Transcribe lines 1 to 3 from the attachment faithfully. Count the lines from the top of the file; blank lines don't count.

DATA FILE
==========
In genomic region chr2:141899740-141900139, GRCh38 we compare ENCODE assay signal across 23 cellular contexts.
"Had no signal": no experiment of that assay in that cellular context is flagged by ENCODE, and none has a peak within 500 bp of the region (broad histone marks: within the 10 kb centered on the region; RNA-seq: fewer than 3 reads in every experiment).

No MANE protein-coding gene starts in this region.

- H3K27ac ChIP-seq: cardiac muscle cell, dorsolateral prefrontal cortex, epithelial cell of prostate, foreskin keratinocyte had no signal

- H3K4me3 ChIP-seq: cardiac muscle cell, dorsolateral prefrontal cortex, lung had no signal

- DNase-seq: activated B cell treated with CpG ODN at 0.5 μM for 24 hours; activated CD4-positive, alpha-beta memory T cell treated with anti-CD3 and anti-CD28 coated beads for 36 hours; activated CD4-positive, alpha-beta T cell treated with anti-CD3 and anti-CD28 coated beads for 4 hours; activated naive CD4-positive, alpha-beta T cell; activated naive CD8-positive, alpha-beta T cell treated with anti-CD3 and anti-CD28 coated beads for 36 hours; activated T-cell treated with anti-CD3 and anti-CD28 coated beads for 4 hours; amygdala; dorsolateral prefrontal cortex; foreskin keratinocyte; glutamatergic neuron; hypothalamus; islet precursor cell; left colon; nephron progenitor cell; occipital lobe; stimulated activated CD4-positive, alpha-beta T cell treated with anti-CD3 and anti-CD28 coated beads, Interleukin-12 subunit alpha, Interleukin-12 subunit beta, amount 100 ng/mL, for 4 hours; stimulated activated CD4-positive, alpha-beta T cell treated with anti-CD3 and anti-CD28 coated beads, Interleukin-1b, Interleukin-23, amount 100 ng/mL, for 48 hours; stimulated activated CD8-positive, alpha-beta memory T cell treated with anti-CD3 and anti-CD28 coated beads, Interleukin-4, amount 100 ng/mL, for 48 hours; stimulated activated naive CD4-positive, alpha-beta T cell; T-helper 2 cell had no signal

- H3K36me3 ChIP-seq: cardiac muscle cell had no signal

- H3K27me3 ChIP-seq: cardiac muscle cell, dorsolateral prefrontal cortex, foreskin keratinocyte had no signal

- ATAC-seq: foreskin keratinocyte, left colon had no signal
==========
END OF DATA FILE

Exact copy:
In genomic region chr2:141899740-141900139, GRCh38 we compare ENCODE assay signal across 23 cellular contexts.
"Had no signal": no experiment of that assay in that cellular context is flagged by ENCODE, and none has a peak within 500 bp of the region (broad histone marks: within the 10 kb centered on the region; RNA-seq: fewer than 3 reads in every experiment).

No MANE protein-coding gene starts in this region.